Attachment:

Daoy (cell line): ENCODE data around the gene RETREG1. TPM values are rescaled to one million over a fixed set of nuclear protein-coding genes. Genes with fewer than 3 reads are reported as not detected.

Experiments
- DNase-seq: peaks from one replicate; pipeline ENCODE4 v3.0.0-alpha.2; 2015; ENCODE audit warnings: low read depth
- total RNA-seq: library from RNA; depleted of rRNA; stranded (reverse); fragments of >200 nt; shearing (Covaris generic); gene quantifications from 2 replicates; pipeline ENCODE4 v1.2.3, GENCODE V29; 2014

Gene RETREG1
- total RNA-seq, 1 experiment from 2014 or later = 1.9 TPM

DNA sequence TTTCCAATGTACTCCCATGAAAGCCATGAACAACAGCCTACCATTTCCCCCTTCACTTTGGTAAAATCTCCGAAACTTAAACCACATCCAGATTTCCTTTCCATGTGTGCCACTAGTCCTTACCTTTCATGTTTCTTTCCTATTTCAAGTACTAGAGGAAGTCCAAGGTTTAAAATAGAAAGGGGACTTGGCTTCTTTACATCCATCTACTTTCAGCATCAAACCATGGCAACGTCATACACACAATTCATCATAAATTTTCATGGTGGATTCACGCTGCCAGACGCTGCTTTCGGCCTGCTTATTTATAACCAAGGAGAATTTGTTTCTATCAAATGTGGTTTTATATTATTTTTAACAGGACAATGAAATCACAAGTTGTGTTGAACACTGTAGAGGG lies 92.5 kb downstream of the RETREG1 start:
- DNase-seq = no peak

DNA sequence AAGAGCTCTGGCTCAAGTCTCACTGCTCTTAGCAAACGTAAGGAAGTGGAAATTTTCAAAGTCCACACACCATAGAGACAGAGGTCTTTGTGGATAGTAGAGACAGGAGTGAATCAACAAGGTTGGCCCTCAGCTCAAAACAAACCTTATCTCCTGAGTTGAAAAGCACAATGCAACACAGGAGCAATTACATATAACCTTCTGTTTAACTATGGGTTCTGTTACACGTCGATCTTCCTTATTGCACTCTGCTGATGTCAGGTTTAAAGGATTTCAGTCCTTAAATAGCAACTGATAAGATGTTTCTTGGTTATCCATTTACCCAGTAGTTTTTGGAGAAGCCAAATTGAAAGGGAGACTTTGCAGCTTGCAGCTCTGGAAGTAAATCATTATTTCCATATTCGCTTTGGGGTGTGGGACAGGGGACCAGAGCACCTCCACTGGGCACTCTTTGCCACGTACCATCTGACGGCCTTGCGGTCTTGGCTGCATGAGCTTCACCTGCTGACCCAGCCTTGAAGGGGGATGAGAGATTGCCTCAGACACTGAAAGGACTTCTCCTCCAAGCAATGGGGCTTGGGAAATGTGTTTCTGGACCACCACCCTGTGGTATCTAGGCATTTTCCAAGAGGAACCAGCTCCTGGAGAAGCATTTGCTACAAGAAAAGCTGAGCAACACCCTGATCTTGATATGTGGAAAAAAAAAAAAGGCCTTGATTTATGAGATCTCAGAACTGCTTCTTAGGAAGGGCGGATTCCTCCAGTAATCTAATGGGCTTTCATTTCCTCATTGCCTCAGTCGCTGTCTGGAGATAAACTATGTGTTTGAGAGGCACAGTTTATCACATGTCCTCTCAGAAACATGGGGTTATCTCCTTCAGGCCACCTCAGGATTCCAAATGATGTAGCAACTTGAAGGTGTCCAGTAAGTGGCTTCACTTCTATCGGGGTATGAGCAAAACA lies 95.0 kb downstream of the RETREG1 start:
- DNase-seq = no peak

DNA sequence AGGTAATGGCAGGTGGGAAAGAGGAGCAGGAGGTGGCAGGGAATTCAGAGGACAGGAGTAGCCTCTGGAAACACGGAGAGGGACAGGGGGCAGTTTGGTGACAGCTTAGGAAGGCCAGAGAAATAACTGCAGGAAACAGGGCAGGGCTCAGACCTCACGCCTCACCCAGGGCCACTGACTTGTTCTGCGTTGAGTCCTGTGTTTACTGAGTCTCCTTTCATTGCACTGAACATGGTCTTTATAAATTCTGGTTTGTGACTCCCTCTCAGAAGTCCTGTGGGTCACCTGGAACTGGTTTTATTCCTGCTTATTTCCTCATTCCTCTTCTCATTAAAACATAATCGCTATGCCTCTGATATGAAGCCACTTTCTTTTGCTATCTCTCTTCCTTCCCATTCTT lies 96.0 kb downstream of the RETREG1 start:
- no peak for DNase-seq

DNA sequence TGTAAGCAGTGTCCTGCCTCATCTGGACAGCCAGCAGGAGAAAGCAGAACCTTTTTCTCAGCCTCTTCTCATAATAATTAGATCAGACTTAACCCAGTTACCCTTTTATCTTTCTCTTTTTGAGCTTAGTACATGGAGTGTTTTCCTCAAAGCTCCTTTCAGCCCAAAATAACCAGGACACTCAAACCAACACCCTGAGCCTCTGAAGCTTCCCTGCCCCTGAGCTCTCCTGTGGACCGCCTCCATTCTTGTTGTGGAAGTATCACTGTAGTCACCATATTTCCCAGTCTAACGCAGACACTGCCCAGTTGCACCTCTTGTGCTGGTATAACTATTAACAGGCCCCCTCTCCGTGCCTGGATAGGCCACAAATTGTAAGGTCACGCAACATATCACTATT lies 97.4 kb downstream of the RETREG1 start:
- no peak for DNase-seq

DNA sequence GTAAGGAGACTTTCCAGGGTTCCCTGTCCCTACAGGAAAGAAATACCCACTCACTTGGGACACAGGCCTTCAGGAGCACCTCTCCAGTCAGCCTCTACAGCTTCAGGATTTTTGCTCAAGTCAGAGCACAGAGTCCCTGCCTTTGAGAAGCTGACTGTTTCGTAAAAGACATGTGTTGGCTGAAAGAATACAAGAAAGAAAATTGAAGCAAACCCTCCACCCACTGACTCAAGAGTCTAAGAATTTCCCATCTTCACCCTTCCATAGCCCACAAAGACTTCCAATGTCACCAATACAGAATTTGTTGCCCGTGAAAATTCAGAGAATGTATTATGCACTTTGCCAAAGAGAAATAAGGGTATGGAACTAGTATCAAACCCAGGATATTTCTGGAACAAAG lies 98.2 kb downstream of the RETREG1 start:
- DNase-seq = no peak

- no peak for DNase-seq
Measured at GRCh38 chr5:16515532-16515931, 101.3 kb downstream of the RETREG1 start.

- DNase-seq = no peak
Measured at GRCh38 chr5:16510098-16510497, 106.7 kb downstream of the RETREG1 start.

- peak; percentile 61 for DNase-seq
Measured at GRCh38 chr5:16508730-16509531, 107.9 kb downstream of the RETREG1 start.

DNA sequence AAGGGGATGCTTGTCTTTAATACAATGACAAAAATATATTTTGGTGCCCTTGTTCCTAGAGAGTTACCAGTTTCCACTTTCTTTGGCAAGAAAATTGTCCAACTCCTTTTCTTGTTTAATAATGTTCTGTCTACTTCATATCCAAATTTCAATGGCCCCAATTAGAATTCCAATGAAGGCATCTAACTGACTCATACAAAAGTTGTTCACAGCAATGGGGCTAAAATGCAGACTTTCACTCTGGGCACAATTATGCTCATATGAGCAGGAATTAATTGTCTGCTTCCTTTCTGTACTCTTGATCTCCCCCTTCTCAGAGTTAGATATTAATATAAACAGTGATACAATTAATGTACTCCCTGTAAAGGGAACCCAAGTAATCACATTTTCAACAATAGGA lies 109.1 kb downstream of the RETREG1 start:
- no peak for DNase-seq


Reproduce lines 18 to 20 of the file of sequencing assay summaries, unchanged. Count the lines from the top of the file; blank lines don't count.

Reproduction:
Measured at GRCh38 chr5:16515532-16515931, 101.3 kb downstream of the RETREG1 start.

- DNase-seq = no peak
Measured at GRCh38 chr5:16510098-16510497, 106.7 kb downstream of the RETREG1 start.